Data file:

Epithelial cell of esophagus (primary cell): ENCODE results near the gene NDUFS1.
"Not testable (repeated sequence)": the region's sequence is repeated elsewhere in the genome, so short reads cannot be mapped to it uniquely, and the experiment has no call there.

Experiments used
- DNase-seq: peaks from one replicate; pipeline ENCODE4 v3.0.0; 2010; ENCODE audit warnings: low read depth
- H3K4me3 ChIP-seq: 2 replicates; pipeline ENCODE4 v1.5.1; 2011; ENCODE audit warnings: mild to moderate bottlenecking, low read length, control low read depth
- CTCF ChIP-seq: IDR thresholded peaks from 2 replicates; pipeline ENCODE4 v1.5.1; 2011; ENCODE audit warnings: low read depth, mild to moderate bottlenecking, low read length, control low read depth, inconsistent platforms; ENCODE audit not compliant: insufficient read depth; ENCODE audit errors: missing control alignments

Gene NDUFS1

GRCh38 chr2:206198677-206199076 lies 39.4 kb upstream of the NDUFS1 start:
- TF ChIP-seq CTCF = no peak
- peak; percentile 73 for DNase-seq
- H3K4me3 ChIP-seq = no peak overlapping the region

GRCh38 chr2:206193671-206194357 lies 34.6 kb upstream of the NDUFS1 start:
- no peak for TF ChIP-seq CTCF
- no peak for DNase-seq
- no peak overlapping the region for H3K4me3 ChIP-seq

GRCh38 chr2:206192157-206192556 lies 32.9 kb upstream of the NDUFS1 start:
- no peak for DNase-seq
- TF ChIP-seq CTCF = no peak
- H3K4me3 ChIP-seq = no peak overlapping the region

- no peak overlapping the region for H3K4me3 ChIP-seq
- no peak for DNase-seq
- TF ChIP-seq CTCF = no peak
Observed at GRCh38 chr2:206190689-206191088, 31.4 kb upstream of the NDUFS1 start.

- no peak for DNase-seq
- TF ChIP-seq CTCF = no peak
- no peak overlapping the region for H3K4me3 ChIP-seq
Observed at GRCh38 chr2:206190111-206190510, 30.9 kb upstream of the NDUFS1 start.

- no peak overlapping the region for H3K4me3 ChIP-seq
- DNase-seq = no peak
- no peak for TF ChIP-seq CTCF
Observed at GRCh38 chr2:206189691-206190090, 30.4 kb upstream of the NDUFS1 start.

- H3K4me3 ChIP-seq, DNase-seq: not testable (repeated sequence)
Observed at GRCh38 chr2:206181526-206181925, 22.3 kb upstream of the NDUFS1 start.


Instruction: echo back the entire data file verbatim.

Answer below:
Epithelial cell of esophagus (primary cell): ENCODE results near the gene NDUFS1.
"Not testable (repeated sequence)": the region's sequence is repeated elsewhere in the genome, so short reads cannot be mapped to it uniquely, and the experiment has no call there.

Experiments used
- DNase-seq: peaks from one replicate; pipeline ENCODE4 v3.0.0; 2010; ENCODE audit warnings: low read depth
- H3K4me3 ChIP-seq: 2 replicates; pipeline ENCODE4 v1.5.1; 2011; ENCODE audit warnings: mild to moderate bottlenecking, low read length, control low read depth
- CTCF ChIP-seq: IDR thresholded peaks from 2 replicates; pipeline ENCODE4 v1.5.1; 2011; ENCODE audit warnings: low read depth, mild to moderate bottlenecking, low read length, control low read depth, inconsistent platforms; ENCODE audit not compliant: insufficient read depth; ENCODE audit errors: missing control alignments

Gene NDUFS1

GRCh38 chr2:206198677-206199076 lies 39.4 kb upstream of the NDUFS1 start:
- TF ChIP-seq CTCF = no peak
- peak; percentile 73 for DNase-seq
- H3K4me3 ChIP-seq = no peak overlapping the region

GRCh38 chr2:206193671-206194357 lies 34.6 kb upstream of the NDUFS1 start:
- no peak for TF ChIP-seq CTCF
- no peak for DNase-seq
- no peak overlapping the region for H3K4me3 ChIP-seq

GRCh38 chr2:206192157-206192556 lies 32.9 kb upstream of the NDUFS1 start:
- no peak for DNase-seq
- TF ChIP-seq CTCF = no peak
- H3K4me3 ChIP-seq = no peak overlapping the region

- no peak overlapping the region for H3K4me3 ChIP-seq
- no peak for DNase-seq
- TF ChIP-seq CTCF = no peak
Observed at GRCh38 chr2:206190689-206191088, 31.4 kb upstream of the NDUFS1 start.

- no peak for DNase-seq
- TF ChIP-seq CTCF = no peak
- no peak overlapping the region for H3K4me3 ChIP-seq
Observed at GRCh38 chr2:206190111-206190510, 30.9 kb upstream of the NDUFS1 start.

- no peak overlapping the region for H3K4me3 ChIP-seq
- DNase-seq = no peak
- no peak for TF ChIP-seq CTCF
Observed at GRCh38 chr2:206189691-206190090, 30.4 kb upstream of the NDUFS1 start.

- H3K4me3 ChIP-seq, DNase-seq: not testable (repeated sequence)
Observed at GRCh38 chr2:206181526-206181925, 22.3 kb upstream of the NDUFS1 start.